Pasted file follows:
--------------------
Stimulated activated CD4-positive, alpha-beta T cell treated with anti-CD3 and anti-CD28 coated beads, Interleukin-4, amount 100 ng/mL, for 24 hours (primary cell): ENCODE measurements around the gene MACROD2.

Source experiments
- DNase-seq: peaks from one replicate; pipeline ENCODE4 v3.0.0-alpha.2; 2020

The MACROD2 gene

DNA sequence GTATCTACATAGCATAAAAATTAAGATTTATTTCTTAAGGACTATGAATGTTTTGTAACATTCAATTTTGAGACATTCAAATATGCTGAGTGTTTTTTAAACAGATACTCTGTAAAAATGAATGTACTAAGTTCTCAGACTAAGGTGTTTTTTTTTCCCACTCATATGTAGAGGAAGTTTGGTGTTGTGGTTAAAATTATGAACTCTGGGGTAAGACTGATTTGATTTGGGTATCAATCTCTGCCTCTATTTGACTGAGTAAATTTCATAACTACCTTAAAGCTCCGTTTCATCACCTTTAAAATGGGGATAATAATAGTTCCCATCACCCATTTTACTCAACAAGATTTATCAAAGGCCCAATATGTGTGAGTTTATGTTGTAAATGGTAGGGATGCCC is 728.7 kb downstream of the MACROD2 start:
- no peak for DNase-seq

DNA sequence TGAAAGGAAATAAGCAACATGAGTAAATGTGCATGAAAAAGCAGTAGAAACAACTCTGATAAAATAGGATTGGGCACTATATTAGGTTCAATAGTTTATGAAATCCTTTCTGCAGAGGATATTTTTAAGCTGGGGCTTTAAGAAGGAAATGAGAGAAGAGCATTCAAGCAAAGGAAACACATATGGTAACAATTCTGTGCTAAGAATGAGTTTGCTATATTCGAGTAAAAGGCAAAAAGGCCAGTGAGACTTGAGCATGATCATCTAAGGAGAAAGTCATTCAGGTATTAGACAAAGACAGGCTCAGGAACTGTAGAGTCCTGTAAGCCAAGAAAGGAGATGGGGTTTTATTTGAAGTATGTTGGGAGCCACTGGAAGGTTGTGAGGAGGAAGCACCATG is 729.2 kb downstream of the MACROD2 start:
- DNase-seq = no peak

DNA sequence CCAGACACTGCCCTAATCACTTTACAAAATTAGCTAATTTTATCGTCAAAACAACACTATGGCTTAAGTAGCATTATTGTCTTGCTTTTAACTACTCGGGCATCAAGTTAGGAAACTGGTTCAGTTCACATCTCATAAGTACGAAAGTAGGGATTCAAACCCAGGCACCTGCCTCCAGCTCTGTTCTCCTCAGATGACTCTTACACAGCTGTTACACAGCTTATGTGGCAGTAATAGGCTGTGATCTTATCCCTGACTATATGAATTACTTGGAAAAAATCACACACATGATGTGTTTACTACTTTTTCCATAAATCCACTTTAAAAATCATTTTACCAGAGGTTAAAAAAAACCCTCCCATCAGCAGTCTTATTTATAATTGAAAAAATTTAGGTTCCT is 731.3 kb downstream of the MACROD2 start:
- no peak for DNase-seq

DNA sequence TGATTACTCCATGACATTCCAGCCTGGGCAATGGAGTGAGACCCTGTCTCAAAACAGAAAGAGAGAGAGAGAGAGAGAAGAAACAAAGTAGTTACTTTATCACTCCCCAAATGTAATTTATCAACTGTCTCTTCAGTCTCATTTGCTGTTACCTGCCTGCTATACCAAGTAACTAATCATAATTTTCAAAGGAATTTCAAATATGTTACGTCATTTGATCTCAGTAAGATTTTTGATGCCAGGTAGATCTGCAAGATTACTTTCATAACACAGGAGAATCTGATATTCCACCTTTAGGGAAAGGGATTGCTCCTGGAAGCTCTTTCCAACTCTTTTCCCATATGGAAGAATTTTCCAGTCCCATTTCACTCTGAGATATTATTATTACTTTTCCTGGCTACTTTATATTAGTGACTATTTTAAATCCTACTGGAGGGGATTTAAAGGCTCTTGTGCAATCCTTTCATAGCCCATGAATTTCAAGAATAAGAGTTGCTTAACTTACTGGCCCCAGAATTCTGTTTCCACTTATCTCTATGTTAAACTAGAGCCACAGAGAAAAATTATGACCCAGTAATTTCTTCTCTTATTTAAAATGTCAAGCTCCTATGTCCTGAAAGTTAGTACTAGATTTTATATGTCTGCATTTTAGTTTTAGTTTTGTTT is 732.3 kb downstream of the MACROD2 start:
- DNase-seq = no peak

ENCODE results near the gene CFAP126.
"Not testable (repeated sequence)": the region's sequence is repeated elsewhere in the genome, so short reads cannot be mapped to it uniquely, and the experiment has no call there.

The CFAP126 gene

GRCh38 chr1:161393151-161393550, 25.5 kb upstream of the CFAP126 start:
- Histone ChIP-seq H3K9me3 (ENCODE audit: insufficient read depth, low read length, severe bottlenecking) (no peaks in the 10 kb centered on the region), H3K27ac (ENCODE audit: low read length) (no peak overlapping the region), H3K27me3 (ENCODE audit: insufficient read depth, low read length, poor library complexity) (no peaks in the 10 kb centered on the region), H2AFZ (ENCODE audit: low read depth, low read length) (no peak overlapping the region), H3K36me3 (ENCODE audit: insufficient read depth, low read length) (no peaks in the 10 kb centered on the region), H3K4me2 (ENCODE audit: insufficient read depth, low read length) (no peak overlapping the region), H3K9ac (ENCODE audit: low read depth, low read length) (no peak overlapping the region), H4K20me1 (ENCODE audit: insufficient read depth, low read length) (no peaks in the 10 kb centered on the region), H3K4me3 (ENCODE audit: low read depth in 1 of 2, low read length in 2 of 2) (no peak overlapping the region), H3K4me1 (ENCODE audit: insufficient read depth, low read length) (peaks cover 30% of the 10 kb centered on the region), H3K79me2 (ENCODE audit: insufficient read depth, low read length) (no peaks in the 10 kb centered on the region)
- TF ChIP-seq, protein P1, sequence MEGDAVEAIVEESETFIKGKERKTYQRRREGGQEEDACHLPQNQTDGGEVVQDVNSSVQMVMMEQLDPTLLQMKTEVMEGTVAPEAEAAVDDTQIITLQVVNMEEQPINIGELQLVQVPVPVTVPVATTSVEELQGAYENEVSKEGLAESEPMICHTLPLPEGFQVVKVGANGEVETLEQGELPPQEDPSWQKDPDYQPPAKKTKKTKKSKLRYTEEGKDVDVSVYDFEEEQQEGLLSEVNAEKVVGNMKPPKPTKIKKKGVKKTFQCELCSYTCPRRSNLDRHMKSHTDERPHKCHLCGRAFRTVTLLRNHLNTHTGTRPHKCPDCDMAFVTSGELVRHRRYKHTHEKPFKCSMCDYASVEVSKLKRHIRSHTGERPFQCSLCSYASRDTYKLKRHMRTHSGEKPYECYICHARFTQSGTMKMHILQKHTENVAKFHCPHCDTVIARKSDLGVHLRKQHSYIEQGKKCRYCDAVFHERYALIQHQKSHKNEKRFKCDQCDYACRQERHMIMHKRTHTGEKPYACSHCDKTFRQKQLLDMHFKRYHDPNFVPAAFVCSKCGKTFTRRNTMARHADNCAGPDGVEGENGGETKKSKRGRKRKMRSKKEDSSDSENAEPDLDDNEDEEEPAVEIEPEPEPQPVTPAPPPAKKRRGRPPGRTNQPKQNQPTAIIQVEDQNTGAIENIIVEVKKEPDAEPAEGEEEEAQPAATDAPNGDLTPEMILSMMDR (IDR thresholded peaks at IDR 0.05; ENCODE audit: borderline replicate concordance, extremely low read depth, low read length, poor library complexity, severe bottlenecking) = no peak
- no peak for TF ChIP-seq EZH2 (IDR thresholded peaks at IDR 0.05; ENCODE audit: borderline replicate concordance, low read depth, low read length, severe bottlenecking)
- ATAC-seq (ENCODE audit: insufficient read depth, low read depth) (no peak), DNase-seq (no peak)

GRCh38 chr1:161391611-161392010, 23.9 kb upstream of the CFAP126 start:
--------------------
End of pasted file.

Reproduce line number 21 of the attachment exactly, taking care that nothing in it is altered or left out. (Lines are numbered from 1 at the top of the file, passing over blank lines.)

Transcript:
GRCh38 chr1:161391611-161392010, 23.9 kb upstream of the CFAP126 start: